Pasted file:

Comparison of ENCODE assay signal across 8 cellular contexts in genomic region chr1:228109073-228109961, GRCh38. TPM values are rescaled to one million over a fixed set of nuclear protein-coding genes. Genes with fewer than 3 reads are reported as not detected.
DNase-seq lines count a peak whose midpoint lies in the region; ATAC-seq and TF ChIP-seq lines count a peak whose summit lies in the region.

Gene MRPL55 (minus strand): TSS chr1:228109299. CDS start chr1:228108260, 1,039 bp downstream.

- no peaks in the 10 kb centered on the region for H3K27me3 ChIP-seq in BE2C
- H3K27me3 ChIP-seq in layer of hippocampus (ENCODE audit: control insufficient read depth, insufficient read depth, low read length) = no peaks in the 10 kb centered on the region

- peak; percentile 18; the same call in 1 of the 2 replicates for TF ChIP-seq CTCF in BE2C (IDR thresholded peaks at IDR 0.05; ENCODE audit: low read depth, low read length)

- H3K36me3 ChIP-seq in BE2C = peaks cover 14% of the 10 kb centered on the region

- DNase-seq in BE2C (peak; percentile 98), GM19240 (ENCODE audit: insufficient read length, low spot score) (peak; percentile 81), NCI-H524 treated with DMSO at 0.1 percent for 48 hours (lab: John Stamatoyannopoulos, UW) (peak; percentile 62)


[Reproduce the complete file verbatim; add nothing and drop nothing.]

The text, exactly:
Comparison of ENCODE assay signal across 8 cellular contexts in genomic region chr1:228109073-228109961, GRCh38. TPM values are rescaled to one million over a fixed set of nuclear protein-coding genes. Genes with fewer than 3 reads are reported as not detected.
DNase-seq lines count a peak whose midpoint lies in the region; ATAC-seq and TF ChIP-seq lines count a peak whose summit lies in the region.

Gene MRPL55 (minus strand): TSS chr1:228109299. CDS start chr1:228108260, 1,039 bp downstream.

- no peaks in the 10 kb centered on the region for H3K27me3 ChIP-seq in BE2C
- H3K27me3 ChIP-seq in layer of hippocampus (ENCODE audit: control insufficient read depth, insufficient read depth, low read length) = no peaks in the 10 kb centered on the region

- peak; percentile 18; the same call in 1 of the 2 replicates for TF ChIP-seq CTCF in BE2C (IDR thresholded peaks at IDR 0.05; ENCODE audit: low read depth, low read length)

- H3K36me3 ChIP-seq in BE2C = peaks cover 14% of the 10 kb centered on the region

- DNase-seq in BE2C (peak; percentile 98), GM19240 (ENCODE audit: insufficient read length, low spot score) (peak; percentile 81), NCI-H524 treated with DMSO at 0.1 percent for 48 hours (lab: John Stamatoyannopoulos, UW) (peak; percentile 62)